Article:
I am not the kind of person you would expect to become a missionary. I do not have a gift for learning languages, I do not love trying different kinds of unusual foreign food, and I’m relatively shy. So what am I doing as a missionary in Japan? Well, I love Jesus and I love Japanese people.
The path to Japan
When I first understood the gospel at 15, I desperately wanted to share this wonderful news with other people, but was painfully shy at the time and had no idea how to begin. A few years later, I joined a team reaching out to internationals in Cambridge, UK. Through that, and subsequent ministry which included working full-time in international outreach, I grew to love Japanese people. I realised their very real spiritual needs and gradually sensed the Lord was calling me to Japan. In particular, I saw that many of my Japanese friends who started seeking in the UK, and maybe even came to faith, drifted away from the Lord when they returned to Japan due to lack of support. As well as reaching out to Japanese people in general, I longed to encourage these returnees to keep seeking or continue living as Christians back in Japan.
In 2006, I spent a week with OMF missionaries in Sendai and saw that their work was very similar to the international outreach ministry I was involved in—the main difference was that they used Japanese. I naively thought, After two years of language study my Japanese will be fluent and I can get stuck into outreach in Japan!
My struggle to learn Japanese
After starting language school in Japan in 2010, I quickly realised that Japanese was far harder than I expected and two years would definitely not be enough to become fluent. During my first year at language school, I struggled with homesickness—it was hard missing the birth of my first nephew and other family events. I was also frequently frustrated—like a baby who couldn’t do anything for herself. I felt inadequate and feared I would never be able to ask for directions and understand the answer, let alone explain the gospel. What was the point in being in Japan if I couldn’t communicate with people? I desperately wanted to return to the UK, where I could easily tell people about Jesus.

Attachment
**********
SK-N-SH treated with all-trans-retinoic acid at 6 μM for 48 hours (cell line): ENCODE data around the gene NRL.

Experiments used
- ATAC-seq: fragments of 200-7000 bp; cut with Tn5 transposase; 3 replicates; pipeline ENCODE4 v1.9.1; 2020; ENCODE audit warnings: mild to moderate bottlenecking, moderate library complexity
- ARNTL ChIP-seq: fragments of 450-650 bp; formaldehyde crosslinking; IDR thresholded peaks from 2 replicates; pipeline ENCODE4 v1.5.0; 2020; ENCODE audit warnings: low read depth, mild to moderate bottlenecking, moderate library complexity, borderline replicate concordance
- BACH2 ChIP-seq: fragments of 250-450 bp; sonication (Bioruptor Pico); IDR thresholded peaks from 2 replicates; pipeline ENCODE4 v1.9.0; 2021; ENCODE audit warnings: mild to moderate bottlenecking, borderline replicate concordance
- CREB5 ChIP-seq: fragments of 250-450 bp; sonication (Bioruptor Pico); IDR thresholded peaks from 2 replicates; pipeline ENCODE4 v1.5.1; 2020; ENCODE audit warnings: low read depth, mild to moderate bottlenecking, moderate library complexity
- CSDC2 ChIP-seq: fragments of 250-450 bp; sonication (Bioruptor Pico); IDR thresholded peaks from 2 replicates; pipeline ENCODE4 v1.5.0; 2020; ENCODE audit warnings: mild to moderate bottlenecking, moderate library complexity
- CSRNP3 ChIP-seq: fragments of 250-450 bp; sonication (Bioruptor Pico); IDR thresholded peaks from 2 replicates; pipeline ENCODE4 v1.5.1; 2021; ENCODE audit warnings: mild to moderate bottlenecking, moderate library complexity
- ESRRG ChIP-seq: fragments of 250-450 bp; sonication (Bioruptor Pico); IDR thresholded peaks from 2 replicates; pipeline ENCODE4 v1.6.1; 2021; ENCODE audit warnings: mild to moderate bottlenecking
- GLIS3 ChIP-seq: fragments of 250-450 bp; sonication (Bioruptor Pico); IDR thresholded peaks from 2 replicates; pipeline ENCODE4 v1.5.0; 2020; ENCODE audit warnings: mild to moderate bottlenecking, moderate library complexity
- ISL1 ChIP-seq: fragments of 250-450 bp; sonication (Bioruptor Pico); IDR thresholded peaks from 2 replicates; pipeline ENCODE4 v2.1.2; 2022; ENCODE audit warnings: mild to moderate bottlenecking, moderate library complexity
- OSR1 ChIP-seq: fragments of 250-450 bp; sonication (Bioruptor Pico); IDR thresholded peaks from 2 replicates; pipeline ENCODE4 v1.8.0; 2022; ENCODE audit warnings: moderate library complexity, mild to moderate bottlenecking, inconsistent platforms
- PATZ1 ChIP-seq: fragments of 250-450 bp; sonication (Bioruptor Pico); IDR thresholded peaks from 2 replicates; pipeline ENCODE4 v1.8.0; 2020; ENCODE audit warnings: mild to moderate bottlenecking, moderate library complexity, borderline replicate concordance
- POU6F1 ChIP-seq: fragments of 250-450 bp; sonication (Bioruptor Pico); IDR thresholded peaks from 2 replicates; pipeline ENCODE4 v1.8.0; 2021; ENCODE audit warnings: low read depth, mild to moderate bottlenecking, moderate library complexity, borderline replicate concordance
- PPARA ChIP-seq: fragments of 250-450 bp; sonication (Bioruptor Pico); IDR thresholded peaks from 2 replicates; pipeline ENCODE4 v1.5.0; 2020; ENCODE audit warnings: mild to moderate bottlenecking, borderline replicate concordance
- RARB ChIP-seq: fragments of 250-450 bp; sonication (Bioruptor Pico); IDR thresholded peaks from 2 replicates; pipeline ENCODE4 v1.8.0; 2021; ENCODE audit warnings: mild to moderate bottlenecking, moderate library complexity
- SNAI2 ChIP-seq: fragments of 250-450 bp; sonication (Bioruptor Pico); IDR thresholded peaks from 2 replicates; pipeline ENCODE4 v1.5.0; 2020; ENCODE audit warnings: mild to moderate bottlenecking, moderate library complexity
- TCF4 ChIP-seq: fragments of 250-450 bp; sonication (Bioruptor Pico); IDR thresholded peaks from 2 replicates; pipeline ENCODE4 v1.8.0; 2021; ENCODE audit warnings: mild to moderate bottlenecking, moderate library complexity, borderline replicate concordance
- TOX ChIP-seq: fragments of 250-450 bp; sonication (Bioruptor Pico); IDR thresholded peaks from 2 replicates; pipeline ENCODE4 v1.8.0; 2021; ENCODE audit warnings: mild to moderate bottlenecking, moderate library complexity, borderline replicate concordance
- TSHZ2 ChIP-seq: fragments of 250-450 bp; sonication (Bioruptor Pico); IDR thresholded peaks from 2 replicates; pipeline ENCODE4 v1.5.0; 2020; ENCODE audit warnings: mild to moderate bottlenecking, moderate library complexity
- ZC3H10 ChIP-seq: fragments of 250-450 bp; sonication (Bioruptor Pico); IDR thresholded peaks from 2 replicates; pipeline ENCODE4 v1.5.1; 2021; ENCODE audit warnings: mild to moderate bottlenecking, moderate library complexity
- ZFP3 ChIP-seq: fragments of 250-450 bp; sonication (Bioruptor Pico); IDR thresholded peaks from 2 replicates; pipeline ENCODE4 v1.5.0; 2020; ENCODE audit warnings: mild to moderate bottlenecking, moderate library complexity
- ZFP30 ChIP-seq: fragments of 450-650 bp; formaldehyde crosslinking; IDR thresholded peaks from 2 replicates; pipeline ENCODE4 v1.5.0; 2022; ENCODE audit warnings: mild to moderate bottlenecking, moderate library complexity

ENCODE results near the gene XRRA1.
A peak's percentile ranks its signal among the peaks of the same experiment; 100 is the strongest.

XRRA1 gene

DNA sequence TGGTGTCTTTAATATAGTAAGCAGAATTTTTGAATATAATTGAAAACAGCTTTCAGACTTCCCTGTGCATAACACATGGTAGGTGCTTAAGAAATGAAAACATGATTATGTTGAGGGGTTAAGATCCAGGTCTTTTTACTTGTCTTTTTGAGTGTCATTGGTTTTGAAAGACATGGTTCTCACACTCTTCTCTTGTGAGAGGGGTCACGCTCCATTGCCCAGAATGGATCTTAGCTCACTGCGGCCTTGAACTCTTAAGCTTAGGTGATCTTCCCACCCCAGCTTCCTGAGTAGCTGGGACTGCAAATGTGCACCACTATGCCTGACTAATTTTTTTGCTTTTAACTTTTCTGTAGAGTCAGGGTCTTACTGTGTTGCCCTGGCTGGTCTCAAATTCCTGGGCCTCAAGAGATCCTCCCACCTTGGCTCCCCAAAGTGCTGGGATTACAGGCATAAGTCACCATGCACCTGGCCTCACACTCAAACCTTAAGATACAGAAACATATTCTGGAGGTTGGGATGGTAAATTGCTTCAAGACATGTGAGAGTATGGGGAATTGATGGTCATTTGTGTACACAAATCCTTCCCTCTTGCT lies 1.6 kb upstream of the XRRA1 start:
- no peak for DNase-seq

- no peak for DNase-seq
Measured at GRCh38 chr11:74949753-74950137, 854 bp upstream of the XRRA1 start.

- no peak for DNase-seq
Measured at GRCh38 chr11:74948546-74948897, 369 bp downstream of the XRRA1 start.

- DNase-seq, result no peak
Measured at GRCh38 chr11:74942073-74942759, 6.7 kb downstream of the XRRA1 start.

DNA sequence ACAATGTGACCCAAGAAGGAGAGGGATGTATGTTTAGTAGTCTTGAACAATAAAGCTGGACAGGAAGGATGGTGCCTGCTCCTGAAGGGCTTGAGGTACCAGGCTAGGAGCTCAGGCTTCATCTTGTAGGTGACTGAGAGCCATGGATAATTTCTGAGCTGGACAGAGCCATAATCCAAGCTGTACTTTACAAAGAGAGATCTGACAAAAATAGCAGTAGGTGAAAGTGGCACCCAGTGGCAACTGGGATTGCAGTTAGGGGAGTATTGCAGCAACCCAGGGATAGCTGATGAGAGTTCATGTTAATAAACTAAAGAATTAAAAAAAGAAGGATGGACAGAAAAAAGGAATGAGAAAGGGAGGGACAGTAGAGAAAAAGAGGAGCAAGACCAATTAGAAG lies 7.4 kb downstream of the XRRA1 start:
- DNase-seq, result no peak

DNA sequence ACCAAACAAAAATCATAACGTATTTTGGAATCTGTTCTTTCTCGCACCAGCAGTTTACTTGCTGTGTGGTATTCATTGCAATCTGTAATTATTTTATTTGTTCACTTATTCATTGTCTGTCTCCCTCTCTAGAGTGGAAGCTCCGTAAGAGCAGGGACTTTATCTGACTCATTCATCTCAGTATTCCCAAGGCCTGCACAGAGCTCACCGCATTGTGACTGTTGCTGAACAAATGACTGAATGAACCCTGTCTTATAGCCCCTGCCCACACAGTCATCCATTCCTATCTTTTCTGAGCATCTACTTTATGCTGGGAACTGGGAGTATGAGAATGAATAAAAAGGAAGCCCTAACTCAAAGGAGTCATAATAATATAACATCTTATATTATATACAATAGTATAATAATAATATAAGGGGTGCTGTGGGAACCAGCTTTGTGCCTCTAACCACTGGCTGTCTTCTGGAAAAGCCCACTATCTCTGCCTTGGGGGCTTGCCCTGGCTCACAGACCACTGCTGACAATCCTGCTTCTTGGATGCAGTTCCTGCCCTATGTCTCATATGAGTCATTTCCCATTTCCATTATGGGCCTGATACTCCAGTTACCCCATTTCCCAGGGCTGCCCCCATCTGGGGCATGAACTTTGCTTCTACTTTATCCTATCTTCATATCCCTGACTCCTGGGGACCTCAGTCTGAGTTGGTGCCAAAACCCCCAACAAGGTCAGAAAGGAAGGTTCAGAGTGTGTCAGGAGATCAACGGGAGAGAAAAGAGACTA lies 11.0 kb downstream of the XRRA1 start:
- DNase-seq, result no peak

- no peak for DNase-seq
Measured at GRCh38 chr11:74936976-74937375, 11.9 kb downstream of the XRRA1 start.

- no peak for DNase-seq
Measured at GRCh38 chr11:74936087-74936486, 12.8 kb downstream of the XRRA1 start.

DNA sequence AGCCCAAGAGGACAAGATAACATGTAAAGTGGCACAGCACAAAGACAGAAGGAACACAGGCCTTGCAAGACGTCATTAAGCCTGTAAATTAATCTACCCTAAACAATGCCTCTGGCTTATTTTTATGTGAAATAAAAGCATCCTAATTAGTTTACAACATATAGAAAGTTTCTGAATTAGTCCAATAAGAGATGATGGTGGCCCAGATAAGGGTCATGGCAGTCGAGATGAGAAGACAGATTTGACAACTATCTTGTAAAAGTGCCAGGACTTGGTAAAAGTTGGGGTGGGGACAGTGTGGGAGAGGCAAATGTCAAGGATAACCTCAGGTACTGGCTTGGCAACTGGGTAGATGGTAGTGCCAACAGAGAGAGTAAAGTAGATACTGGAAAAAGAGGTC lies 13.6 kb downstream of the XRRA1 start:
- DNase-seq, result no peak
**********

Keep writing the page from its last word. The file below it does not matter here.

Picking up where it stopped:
One day I cried out to the Lord in prayer—Why I can’t I just go home? He reminded me of Philippians 3:7–11, especially verse 10: “I want to know Christ—yes, to know the power of his resurrection and participation in his sufferings, becoming like him in his death” (NIV). I realised afresh that, more than anything, I wanted to know Christ and to walk closely with him. To go back to the UK would mean turning away from his call and hence from the Lord himself. I understood then that I’d rather be with Christ in the place he’s called me to than be living comfortably without him. That encouragement from the Lord gave me strength to persevere.
The challenges of ministering in Tokyo
As I came towards the end of my language study, I had various fears about working for a church in Tokyo. For a start, my Japanese was still very basic. But my greatest fear was that I would not even be able to make Japanese friends, much less find anyone to do Bible study with.
Again, the Lord encouraged me through his word. This time through Matthew 6:25–34, especially verse 33: “But seek first his kingdom and his righteousness, and all these things will be given to you as well.” If I could stop worrying that I might be a failure as a missionary and instead concentrate on living for his kingdom in my daily life, he would provide everything I needed to do what he was calling me to do. That included Japanese friends and language ability!